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Feeling super tired and stressed out lately? You are not alone! There are a ton of factors that influence your energy levels. All of these things can create a recipe for burnout, which is also referred to as “adrenal fatigue”. This is something that I get asked about a lot and see happening in so many people’s lives. Read on to learn more about what burnout is, things you can do to help manage it, and what you can do to help prevent it from happening.


Basically, burnout is a set of symptoms that occurs as a result of mental, emotional, and/or physical exhaustion caused by an excessive amount of stressors in our lives. Stressors on the body can include emotional stress, a diet that may not provide our bodies adequate nutrients, insufficient sleep, chemical toxins (think household and self-care products), chronic illness (asthma, diabetes, and other diseases that put a constant strain and stress on our bodies). Our adrenal glands, which are small organs located above the kidneys, usually deal with stress by producing hormones like cortisol. However, when individuals are exposed to chronic stress, the adrenal glands can get into a state where they cannot keep up with the body’s need for these hormones, and burnout or “adrenal fatigue” can occur. While burnout hasn’t been found to be a scientific medical condition, the state it puts the body in can lead to real health complications that warrant intervention.


Burnout involves much more than just having an extra busy week. It often becomes a whole state of being that can negatively impact your ability to function properly in things like your career, relationships, and even in things that usually bring you joy. People with burnout usually find it challenging to cope with stress and handle day-to-day responsibilities.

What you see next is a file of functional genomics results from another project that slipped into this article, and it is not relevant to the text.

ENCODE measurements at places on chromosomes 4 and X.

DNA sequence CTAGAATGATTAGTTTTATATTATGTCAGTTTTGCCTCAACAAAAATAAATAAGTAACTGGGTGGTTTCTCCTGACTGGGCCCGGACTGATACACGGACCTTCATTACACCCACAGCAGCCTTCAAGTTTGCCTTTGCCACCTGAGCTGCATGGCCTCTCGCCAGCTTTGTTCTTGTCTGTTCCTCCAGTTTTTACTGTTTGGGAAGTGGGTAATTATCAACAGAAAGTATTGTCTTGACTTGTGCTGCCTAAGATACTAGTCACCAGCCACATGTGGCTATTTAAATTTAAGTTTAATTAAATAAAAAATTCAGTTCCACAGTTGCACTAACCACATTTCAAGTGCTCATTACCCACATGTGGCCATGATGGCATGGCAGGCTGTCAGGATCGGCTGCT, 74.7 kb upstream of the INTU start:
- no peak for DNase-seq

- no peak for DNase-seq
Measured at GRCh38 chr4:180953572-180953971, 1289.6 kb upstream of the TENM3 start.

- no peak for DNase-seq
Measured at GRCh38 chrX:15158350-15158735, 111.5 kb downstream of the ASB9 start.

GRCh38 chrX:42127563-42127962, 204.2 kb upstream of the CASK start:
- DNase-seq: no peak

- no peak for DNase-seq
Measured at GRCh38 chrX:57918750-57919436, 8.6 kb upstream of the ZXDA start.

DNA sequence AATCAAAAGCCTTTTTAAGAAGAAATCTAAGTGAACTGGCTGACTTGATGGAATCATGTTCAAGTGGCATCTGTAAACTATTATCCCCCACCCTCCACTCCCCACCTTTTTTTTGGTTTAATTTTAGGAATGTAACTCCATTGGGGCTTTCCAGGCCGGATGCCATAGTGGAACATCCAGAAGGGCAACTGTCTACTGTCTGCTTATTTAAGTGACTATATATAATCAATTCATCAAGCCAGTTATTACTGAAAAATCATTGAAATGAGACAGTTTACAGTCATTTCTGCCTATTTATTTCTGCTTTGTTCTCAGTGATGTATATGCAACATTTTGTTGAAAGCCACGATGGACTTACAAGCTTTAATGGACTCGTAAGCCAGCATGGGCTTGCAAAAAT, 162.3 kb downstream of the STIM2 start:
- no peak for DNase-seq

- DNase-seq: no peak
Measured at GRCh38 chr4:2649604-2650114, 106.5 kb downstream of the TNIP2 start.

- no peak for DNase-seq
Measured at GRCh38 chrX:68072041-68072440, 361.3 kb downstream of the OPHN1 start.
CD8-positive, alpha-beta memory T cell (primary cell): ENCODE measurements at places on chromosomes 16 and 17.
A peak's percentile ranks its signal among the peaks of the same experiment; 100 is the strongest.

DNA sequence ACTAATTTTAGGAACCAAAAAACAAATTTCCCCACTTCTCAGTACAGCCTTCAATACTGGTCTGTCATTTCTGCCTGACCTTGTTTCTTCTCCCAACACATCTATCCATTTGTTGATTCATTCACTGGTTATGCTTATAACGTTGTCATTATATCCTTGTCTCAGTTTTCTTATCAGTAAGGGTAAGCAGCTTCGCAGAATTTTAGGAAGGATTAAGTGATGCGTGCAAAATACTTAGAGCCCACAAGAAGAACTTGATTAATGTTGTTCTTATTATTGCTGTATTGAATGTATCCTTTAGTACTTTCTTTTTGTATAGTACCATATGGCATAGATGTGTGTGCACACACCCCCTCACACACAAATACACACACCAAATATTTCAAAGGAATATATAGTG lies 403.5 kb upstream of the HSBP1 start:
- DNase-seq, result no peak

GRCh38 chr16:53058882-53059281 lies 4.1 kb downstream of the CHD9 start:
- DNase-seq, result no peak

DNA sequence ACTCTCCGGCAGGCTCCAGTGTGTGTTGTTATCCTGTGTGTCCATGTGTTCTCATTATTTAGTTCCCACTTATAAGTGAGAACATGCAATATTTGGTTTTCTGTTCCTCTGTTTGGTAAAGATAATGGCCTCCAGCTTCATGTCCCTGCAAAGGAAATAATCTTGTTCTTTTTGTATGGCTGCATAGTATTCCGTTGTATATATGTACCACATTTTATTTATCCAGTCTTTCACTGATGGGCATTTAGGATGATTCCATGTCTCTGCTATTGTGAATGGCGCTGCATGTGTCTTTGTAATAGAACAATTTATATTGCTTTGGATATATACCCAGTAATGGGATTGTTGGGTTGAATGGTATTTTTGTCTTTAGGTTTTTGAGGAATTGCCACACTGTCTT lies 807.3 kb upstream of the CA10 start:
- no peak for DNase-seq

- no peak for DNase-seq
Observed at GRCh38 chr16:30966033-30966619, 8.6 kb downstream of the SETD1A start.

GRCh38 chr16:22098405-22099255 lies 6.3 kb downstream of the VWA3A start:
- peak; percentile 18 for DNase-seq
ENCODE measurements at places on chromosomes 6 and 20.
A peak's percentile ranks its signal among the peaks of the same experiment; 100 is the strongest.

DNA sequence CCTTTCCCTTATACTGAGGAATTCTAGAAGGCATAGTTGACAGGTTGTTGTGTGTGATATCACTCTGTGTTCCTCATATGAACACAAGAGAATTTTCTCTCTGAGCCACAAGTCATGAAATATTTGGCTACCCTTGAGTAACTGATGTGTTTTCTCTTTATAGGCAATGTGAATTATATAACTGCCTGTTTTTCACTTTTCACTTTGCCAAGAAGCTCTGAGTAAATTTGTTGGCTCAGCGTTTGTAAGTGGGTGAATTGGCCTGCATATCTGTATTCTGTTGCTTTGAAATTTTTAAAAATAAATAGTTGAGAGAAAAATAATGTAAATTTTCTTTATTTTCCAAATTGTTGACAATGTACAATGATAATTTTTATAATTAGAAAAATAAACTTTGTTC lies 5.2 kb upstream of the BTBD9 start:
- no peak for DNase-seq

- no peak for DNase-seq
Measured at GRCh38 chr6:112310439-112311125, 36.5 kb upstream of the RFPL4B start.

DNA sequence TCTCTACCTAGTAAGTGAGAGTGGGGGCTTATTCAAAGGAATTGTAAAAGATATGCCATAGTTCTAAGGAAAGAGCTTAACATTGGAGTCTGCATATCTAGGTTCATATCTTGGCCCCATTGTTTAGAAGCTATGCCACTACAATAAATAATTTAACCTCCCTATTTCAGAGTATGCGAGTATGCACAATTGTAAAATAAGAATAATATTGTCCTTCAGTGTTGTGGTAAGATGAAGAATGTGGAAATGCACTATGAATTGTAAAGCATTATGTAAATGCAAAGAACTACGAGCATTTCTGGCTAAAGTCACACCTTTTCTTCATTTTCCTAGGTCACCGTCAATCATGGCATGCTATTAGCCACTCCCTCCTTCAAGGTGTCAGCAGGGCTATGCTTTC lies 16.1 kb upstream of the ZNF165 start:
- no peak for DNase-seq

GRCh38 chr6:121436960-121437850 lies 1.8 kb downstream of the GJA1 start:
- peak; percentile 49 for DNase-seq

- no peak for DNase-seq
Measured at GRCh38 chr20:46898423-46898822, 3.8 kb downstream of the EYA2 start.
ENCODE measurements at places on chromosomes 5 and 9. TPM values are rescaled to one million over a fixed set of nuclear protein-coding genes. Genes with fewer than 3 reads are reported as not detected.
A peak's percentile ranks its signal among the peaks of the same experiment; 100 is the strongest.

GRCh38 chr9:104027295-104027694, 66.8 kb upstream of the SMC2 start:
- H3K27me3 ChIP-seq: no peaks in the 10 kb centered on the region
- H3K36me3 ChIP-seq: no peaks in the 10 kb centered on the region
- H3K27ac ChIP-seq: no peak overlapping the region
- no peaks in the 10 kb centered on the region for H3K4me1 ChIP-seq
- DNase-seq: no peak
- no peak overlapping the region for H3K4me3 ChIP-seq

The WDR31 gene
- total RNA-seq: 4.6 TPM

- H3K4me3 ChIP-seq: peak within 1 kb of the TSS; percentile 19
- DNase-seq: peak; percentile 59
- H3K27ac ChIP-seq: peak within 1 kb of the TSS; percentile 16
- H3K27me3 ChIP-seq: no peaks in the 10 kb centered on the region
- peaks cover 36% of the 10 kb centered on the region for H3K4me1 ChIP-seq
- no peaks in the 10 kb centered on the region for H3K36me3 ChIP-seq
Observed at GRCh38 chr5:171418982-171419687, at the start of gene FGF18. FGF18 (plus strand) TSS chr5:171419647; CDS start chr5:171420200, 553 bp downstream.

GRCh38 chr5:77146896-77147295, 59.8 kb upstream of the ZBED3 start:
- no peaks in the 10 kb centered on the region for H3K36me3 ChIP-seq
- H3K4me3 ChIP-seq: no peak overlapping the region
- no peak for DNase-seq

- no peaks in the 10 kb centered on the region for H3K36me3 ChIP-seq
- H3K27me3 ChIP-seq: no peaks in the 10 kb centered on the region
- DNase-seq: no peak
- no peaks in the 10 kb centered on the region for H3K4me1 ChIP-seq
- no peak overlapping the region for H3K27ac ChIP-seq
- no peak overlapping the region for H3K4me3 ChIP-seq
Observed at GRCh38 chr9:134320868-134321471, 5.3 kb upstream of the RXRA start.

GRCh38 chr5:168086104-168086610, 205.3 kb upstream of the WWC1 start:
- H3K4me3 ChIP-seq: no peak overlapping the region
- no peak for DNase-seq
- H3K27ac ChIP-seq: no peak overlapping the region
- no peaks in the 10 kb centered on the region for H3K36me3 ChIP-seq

Signs of burnout may include:

  • Chronic fatigue
  • Brain fog
  • Weight gain
  • Low libido and signs of hormonal imbalances (think:  skin issues, lost menstrual cycle, digestive distress, etc)
  • Mood changes (think: depression, irritability, low resilience and patients)
  • Hair loss
  • Cravings for sweet and salty foods
  • Decrease in performance (either at work, school, home life, or a combination of all)
  • Sleep issues (think: trouble falling asleep, waking up at night, insomnia)
  • Frequent illnesses (remember that stress impacts  the immune system) 

The negative effects of burnout can easily spill over into every area of life—including home, work, and social life. While anyone can experience burnout, some people are more prone than others due to things like their career field, personality, and daily responsibilities.

If left untreated, burnout can lead to serious health issues like depression, hormone imbalances, gut disorders, and more. But there is hope! With some awareness and modifications, the condition can be managed and even prevented.


While there will always be things in life that are beyond your control, there ARE steps you can take to help treat and prevent burnout.

Here are some things to focus on:

Diet – Our bodies burn through more nutrients during times of stress, so this is a crucial time to pay extra attention to feeding yourself well. Focus on consuming a variety of minimally processed, nutrient-rich foods every day such as fruits and vegetables, whole grains, eggs, fish, poultry, beans and legumes, nuts, and seeds. As tempting as it may be to load up on sugar and caffeine during this time, neither is going to help with stress, and both can lead to even further hormonal imbalances, crazy blood sugar levels, sleep disturbances, and more. So while sugar and caffeine are still okay in moderation, be sure to not let either be the bulk of your diet. 

Exercise – You’ve probably heard that exercise is good for stress management, which does hold true. We all need to move our bodies daily, but when you’re in a state of burnout it’s important to be careful with the types and frequency of exercise you choose. Stick with light exercises like walking, yoga, pilates, and barre, since these will provide the benefits of getting your blood flowing and help clear your mind but without the risk of overdoing it and potentially putting more stress on your body (since exercise can be a form of physical stress).